4. How does my writing process work?


Now this is the tough one I referred to at the beginning. An idea will come to me. It may be when I'm out for my daily walks (which have so far spawned two short stories and a potential novella). It can be a chance remark (as happened with Cold Revenge. Just what would happen if the old saying, 'Revenge is a dish best served cold' was taken literally?). On more than one occasion, a first line has been the trigger. This happened with Linden Manor where the initial line that came to me was 'Have you ever been so scared you left your body?' This was eventually edited to 'Have you ever been so scared your soul left your body?' - much darker, thanks to Julia Kavan.




More than one idea has been born out of a nightmare - Saving Grace Devine came to me that way. I had a scary dream that I was in a museum in Orkney. I opened a drawer and took out a rolled up artist's canvas. As I unravelled it, it revealed a picture of a drowning girl. As I stared, the picture came to life. The waters moved, the girl's eyes flashed open and she mouthed 'Help me!'
Then I woke up - and immediately wrote it down.


 Once I have my trigger, I set to work thinking of the bare bones of a plot. I start to work out where the story will be set and search for photographs on the internet. I create files on my computer and store pictures of notable locations, interiors of any significant houses or other buildings. Simultaneously, I think about the main characters and what they would look like, their personalities and back stories. These develop over time because, fairly quickly, I begin a first draft.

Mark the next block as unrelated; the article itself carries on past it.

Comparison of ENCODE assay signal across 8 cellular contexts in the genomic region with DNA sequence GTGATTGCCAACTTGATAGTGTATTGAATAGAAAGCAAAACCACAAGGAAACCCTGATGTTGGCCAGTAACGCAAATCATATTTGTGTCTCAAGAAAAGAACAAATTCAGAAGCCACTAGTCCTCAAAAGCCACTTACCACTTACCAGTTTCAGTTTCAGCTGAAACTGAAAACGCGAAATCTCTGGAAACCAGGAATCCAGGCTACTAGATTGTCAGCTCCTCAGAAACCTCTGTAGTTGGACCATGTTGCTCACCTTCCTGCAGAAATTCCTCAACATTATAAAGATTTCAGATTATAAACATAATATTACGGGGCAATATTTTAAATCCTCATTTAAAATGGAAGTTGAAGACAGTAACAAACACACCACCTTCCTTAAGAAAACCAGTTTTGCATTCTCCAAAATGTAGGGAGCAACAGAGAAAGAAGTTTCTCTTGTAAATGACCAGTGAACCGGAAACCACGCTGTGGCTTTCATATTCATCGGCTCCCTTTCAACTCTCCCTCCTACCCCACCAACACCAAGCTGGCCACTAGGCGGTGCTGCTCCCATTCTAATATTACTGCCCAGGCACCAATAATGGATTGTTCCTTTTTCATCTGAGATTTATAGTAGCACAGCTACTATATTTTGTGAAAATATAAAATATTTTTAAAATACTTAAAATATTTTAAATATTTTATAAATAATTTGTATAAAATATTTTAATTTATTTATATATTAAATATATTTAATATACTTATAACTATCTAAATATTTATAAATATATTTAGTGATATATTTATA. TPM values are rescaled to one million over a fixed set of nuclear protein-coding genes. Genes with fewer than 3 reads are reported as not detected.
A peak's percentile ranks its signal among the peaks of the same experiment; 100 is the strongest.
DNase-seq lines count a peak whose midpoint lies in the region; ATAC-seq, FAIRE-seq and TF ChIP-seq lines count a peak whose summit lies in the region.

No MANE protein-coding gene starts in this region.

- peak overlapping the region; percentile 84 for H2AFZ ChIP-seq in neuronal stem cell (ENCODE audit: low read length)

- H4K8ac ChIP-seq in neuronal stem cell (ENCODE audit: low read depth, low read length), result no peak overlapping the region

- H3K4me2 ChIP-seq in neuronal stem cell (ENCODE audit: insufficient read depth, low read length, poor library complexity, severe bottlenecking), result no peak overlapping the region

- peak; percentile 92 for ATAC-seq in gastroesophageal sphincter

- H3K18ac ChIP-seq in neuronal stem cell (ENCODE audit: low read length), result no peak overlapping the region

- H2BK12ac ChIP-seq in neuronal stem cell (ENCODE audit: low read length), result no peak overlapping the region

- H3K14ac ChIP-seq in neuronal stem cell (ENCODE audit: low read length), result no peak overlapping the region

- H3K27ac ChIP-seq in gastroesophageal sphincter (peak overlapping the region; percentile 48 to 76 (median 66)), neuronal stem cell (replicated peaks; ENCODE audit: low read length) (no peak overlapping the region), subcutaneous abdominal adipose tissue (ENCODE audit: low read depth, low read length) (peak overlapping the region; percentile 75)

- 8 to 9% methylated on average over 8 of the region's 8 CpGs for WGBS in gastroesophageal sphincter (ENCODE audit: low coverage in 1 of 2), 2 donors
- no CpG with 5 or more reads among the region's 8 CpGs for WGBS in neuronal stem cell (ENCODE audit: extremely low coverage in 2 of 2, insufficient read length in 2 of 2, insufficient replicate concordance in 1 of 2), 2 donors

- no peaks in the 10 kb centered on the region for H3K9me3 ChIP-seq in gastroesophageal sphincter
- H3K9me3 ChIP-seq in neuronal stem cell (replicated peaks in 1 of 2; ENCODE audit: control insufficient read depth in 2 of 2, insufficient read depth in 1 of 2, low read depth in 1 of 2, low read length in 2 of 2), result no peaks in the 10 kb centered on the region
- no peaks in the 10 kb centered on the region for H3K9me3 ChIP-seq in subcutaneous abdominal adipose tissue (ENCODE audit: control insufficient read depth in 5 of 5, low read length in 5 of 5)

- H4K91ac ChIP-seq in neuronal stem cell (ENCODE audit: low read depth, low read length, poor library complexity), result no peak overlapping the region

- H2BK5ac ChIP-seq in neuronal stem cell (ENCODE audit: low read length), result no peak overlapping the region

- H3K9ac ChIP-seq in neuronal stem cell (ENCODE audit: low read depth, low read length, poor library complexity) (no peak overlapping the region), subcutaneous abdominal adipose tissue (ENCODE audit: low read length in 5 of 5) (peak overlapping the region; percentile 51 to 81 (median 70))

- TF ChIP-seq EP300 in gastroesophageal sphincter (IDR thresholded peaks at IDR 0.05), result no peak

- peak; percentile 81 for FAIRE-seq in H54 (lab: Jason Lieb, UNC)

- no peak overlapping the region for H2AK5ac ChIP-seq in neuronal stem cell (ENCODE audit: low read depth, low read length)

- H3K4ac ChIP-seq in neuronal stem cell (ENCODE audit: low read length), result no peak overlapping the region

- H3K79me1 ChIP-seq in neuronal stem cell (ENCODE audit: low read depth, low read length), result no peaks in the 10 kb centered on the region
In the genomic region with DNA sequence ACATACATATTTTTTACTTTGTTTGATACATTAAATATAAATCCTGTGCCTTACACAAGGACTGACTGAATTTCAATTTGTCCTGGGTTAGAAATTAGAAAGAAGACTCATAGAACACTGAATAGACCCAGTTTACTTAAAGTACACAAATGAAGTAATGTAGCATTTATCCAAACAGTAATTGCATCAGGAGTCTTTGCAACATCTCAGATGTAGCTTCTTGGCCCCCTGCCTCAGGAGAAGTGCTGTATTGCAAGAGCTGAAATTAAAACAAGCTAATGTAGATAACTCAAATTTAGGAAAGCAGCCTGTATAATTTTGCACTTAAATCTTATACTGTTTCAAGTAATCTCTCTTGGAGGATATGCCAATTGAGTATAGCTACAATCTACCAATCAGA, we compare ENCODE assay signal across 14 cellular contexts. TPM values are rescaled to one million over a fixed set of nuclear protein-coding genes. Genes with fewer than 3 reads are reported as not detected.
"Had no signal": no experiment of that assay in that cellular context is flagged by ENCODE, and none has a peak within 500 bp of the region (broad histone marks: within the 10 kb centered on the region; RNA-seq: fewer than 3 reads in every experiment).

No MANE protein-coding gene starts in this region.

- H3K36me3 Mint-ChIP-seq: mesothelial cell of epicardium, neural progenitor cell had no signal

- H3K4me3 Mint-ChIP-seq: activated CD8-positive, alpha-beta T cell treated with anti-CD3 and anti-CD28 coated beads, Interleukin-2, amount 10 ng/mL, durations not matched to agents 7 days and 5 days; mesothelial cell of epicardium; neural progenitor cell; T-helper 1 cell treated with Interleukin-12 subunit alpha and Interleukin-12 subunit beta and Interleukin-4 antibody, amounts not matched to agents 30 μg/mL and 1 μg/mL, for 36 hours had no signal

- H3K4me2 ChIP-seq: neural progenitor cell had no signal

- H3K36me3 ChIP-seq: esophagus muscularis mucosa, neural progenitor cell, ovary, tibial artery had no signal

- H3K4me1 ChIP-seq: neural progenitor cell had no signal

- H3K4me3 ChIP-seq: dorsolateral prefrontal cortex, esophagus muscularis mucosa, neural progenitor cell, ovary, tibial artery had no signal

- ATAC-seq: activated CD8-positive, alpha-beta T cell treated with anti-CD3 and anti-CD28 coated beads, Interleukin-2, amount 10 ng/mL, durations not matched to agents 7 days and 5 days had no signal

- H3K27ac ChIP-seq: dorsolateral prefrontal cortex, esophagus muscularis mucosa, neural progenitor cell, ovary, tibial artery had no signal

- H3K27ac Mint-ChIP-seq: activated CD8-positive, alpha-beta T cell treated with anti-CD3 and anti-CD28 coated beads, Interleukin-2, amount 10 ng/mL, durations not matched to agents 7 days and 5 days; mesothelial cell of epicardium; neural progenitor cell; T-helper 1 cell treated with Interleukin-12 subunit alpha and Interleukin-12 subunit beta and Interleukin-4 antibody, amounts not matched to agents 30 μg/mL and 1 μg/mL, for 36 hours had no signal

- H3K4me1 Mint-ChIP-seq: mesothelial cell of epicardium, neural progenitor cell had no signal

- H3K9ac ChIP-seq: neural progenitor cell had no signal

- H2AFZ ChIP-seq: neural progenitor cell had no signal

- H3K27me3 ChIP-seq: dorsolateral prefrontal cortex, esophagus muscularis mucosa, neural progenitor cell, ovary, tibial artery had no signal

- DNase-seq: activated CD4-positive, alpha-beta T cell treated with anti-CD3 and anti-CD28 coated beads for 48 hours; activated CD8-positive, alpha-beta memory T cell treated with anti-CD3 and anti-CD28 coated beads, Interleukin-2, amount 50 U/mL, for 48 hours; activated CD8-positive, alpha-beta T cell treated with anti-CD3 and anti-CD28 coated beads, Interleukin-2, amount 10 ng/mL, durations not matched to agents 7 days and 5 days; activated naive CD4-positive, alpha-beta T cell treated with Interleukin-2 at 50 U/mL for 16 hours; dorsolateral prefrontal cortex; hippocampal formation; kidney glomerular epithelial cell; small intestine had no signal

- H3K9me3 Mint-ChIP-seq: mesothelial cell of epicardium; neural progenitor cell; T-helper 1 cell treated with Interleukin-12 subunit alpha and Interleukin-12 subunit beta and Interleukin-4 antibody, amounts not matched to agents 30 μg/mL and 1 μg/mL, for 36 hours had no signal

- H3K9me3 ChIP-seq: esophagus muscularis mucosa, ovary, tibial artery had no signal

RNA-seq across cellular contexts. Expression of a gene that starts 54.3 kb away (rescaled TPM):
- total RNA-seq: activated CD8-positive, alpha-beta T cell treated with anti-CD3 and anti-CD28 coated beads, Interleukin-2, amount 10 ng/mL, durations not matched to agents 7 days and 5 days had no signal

At this point, I let the story develop by itself. the characters take over. The horror manifests itself and, finally, with the first draft complete, I can actually start the real process of writing which, for me, involves a series of redrafts. I need to be ruthless. If a scene doesn't work, out it comes. Additional scenes are written one week, discarded the next, reworked the week after - whatever it takes. There's no room for loose or sloppy writing these days.



When I've gone as far as I can by myself, I consult my writer friends who know what they're talking about, tell me what I'm doing right and, crucially, point out the error of my ways. I take heed of their advice and my manuscript is always the better for it.

Then I put it away for a few weeks, retrieve it, read it through with fresh eyes...and send it off to my editor. It's out of my hands then. And that's the scariest part of the whole process!

Now it is my pleasure to tag friend and fellow horror author, Steve Emmett, who has reason to know more about Grace Devine than he would perhaps be willing to admit! He has agreed to pick up the baton and write about his writing process in the near future. Why not follow his link now and find out more about him?
 


2 comments:

  1. Hmmm. Cat, of course you have a writing process, or our spine wouldn't; be chilled by your previous books. Your success with Linden Manor is no more than you deserve. x